chocolate gene in large fowl in U.S.

Discussion in 'General breed discussions & FAQ' started by elieugene6, Mar 7, 2011.

  1. elieugene6

    elieugene6 Chillin' With My Peeps

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    Jun 17, 2010
    Western ny
    Is the chocolate gene represented in any large fowl in the us that I don't have to spend $5000 to get? I have an idea for a project that I would like to do. This breed doesn't have many colors out there and I really love them. I would love to breed chocolate into them, not dun but chocolate. I don't think using a serama would work as this breed is just to large. Although with artificial insemination and a chocolate carrying male and lots of generations to get back up to size it may happen.
     
  2. austinhart123

    austinhart123 Chillin' With My Peeps

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    Los Angeles CA
    chocolate and dun are practically the same thing at a certain point, its more about the look, not the name if u ask me
     
  3. syble

    syble Chillin' With My Peeps

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    Quote:Hardly! dun behaves like blue and gives you 3 possible different colored offspring... Chocolate behaves like black, if you breed chocolate to chocolate, you get chocolate. huge difference [​IMG]
    Sib
     
  4. georgialee

    georgialee Chillin' With My Peeps

    Apr 9, 2009
    Knoxville, TN
    I believe seramas are the only breed to have established chocolate to a point you don't have to pay a fortune for it. Good luck! [​IMG]
     
  5. tgrlily

    tgrlily Chillin' With My Peeps

    Mar 11, 2009
    East Syracuse
    With the amount of breeding to get back up to size, you may be better off waiting for a LF chocolate. The bantam orp imports are supposed to be pretty big... somewhat closer to the size of American orps than to our bantams. Greenfire will have them in the fall for about $400 a pair. That wouldn't require as much breeding up for size as a serama.

    Quote:
     
  6. Chris09

    Chris09 Circle (M) Ranch

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    Quote:Other than "looking" almost the same, there not even close to each other genitally.

    Chocolate x Chocolate will breed true were as Dun x Dun will give you Dun Splash (25%), Dark Brown (Dun) (50%) and Black (25%)

    Two doses (dun splash or khaki) breed true, so 100% dun splash or khaki.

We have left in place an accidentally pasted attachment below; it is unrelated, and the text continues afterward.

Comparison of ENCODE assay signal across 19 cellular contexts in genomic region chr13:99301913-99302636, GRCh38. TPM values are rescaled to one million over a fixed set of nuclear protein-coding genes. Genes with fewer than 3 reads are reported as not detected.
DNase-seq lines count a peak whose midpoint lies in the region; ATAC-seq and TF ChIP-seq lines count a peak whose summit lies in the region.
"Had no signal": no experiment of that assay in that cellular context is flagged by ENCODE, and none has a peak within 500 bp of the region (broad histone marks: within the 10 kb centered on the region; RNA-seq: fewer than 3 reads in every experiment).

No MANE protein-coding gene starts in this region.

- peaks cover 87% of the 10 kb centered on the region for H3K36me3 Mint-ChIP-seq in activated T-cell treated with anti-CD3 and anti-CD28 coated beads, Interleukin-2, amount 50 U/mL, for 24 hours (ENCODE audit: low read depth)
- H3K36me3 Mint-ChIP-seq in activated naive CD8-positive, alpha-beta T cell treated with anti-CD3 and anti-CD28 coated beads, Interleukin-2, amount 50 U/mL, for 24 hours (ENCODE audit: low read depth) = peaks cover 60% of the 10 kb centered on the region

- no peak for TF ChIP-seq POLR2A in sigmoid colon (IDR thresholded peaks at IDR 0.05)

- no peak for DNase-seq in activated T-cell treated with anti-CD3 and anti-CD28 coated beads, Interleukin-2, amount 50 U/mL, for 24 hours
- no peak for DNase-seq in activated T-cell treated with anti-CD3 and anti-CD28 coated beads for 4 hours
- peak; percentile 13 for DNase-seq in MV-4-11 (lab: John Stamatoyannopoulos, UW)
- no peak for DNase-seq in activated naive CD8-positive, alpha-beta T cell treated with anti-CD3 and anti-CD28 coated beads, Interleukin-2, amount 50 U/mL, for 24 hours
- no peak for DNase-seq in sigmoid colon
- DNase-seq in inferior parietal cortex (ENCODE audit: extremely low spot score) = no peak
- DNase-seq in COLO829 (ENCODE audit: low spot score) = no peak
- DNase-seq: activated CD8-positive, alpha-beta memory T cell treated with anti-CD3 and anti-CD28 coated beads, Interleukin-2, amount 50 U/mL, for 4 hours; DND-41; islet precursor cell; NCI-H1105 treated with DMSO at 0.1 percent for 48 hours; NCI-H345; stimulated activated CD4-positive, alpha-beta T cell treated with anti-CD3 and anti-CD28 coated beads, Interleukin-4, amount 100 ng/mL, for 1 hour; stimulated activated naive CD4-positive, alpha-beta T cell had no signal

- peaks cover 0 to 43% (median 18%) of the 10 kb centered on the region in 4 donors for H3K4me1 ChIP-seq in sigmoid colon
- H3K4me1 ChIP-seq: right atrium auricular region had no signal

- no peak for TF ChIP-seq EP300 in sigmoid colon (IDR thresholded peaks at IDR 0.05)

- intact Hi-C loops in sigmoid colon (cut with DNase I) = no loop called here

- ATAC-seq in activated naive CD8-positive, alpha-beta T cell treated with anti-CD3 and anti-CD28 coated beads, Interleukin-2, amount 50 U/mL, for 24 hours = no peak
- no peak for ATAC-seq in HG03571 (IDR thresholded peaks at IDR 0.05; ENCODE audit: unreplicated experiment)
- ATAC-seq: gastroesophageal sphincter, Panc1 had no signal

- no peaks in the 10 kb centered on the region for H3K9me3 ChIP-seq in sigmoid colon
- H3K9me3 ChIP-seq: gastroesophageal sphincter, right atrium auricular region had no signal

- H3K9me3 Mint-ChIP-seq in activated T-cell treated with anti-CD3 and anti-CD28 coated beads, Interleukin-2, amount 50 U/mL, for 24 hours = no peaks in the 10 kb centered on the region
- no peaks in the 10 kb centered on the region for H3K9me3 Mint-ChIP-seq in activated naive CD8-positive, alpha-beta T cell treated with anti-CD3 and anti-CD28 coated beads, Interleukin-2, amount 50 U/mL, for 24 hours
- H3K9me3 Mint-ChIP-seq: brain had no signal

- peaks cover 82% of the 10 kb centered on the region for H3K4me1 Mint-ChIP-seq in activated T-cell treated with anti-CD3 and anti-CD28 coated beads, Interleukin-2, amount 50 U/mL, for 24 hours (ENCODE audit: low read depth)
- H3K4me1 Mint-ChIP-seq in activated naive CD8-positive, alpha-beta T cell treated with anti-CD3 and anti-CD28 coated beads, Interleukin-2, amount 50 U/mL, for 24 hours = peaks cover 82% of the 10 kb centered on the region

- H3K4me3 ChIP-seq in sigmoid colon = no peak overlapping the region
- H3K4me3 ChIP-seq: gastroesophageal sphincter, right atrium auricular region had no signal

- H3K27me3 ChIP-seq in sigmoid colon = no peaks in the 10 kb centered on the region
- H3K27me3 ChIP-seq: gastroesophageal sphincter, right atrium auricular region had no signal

Dun splash x black will give dark brown dun (100%).
    Dun splash x dark brown dun gives dun splash (50%), dark brown dun (50%).
    Dark brown dun x dark brown dun gives dun splash (25%), dark brown (50%) and black (25%).
    Dark brown dun x black gives 50% dark brown dun and 50% black

    The Chocolate gene is a sex linked recessive mutant gene, so the females cannot hide the gene. If they possess the choc gene, they will be Chocolate. Males, however can be carriers and require two copies to be visually Chocolate.

    Chris
     
  7. Henferno

    Henferno Chillin' With My Peeps

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    Waushara County, WI
    Quote:Hardly! dun behaves like blue and gives you 3 possible different colored offspring... Chocolate behaves like black, if you breed chocolate to chocolate, you get chocolate. huge difference [​IMG]
    Sib

    Chocolate behaves like self blue, not quite black. If you cross chocolate to black, theoretically, you get black birds split to chocolate, to my understanding. [​IMG]
     
  8. Illia

    Illia Crazy for Colors

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    Forks, WA
    Quote:Hardly! dun behaves like blue and gives you 3 possible different colored offspring... Chocolate behaves like black, if you breed chocolate to chocolate, you get chocolate. huge difference [​IMG]
    Sib

    Chocolate behaves like self blue, not quite black. If you cross chocolate to black, theoretically, you get black birds split to chocolate, to my understanding. [​IMG]

    The DUN type of "chocolate" behaves like blue. The true Chocolate, yes, behaves like a sex-linked "self-blue" (also known widely as Lavender)
     
  9. chickenlover<3

    chickenlover<3 Out Of The Brooder

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    wow great info
     
  10. Henk69

    Henk69 Chillin' With My Peeps

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    Babysteps.

    Just cross a chocolate serama rooster to a bantam as large as possible (mountable). They will be a lot bigger.
    These you can cross with an even larger hen. Shouldn't take long.

    Dun is superior to sexlinked chocolate:
    Easier to breed.
    More even distribution of pigment as far as I can tell. Dun is less prone to fleckiness as blue.
    You get more colors. Khaki is NOT a splash like throw away color but beautiful itself.

    Plus the combination of Dun and Chocolate is probably stunning!
    So dun is not "not done"... [​IMG]
     

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